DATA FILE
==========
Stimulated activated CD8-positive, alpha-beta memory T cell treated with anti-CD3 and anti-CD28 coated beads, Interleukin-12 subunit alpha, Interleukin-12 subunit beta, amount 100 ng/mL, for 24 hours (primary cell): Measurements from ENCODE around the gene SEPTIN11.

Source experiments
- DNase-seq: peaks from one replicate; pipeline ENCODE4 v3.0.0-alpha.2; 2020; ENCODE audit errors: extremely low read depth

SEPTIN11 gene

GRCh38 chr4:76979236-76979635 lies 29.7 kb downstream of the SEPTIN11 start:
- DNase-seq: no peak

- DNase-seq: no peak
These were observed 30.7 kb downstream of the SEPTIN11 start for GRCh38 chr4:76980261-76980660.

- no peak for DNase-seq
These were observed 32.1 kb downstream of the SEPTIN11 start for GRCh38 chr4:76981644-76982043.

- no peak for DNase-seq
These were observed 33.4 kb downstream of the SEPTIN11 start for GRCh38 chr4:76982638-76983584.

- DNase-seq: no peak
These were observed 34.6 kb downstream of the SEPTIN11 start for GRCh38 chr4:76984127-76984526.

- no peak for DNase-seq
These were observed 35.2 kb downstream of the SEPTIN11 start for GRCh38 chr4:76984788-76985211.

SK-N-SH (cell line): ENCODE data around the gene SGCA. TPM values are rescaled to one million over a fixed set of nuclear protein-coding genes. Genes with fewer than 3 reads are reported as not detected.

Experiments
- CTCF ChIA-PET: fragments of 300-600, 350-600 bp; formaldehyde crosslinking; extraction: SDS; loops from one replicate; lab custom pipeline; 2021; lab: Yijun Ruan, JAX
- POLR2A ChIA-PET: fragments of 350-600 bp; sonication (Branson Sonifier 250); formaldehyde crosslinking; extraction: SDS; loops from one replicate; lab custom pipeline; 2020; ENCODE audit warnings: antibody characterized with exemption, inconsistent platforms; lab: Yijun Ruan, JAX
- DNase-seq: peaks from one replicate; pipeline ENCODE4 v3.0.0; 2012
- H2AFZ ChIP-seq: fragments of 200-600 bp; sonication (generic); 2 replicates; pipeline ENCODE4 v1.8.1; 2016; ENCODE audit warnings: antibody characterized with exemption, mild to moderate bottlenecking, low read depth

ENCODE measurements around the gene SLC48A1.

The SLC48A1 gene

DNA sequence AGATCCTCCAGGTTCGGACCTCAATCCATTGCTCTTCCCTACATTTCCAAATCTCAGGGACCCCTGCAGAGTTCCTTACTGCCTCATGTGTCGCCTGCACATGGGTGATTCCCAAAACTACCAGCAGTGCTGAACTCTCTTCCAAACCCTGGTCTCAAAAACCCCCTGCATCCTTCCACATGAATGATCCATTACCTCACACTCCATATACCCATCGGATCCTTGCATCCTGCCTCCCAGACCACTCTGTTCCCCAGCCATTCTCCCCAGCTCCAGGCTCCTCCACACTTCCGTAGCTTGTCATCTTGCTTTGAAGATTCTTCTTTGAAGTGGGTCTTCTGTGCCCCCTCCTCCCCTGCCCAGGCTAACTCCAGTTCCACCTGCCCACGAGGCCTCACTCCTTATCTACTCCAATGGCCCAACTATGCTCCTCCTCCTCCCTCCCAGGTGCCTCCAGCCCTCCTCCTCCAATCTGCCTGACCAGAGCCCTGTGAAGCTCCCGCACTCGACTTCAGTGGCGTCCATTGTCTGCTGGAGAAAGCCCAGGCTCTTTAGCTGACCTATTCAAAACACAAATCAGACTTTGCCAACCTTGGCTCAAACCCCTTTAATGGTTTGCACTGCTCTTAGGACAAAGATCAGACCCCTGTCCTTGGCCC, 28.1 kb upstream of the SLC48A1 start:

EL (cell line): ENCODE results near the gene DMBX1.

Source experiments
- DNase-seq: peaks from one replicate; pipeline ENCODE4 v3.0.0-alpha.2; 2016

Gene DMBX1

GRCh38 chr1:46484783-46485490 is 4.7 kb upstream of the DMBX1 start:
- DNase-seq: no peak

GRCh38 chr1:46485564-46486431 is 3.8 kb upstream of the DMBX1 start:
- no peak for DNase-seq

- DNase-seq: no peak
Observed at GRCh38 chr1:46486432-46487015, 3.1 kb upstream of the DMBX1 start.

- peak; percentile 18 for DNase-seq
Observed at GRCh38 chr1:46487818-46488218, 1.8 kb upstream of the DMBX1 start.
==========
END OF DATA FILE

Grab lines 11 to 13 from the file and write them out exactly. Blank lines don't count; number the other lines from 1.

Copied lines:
- no peak for DNase-seq
These were observed 33.4 kb downstream of the SEPTIN11 start for GRCh38 chr4:76982638-76983584.

- DNase-seq: no peak